In an age where the facts are up for grabs, The New York Times not only reports the news, but also frequently appears in the headlines for challenging government obfuscation and dishonesty. Join us for a one-on-one conversation with Executive Editor Dean Baquet on redefining journalism and safeguarding its integrity in these unprecedented times.
Nancy Sharkey is a professor of practice and associate director of the UA School of Journalism, where she currently teaches courses on editing and reporting the news and public affairs. She worked for more than 25 years in various editorial positions at The New York Times, including as senior editor. Sharkey also taught for more than 20 years as an adjunct professor at the Columbia University Graduate School of Journalism.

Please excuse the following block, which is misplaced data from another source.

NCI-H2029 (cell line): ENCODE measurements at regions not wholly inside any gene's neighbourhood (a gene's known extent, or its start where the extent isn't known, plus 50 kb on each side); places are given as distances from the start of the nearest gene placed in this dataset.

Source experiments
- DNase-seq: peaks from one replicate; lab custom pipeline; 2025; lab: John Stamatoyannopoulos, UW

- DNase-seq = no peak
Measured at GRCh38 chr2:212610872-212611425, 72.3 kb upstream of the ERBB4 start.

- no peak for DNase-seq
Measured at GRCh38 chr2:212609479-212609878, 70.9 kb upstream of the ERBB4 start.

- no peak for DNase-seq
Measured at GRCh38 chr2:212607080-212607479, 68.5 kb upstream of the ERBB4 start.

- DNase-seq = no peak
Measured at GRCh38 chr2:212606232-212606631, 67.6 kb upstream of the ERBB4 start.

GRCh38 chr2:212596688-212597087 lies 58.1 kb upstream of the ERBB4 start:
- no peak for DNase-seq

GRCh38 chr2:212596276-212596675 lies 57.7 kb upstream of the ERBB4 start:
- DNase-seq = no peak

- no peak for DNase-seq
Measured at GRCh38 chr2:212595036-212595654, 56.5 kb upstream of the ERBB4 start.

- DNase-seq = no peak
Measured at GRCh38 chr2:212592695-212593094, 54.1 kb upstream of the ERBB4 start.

Dean Baquet is the executive editor of The New York Times, a position he assumed in 2014. He has more than 30 years of experience in reporting the news for papers across the country, including serving as the Washington bureau chief for The New York Times and the editor of the Los Angeles Times, and reporting for The Chicago Tribune and The Times Picayune in New Orleans. Baquet received the prestigious Pulitzer Prize in 1988 for his documentation of corruption in the Chicago City Council, and was a finalist for a second Pulitzer Prize in 1994 for his innovative investigative reporting.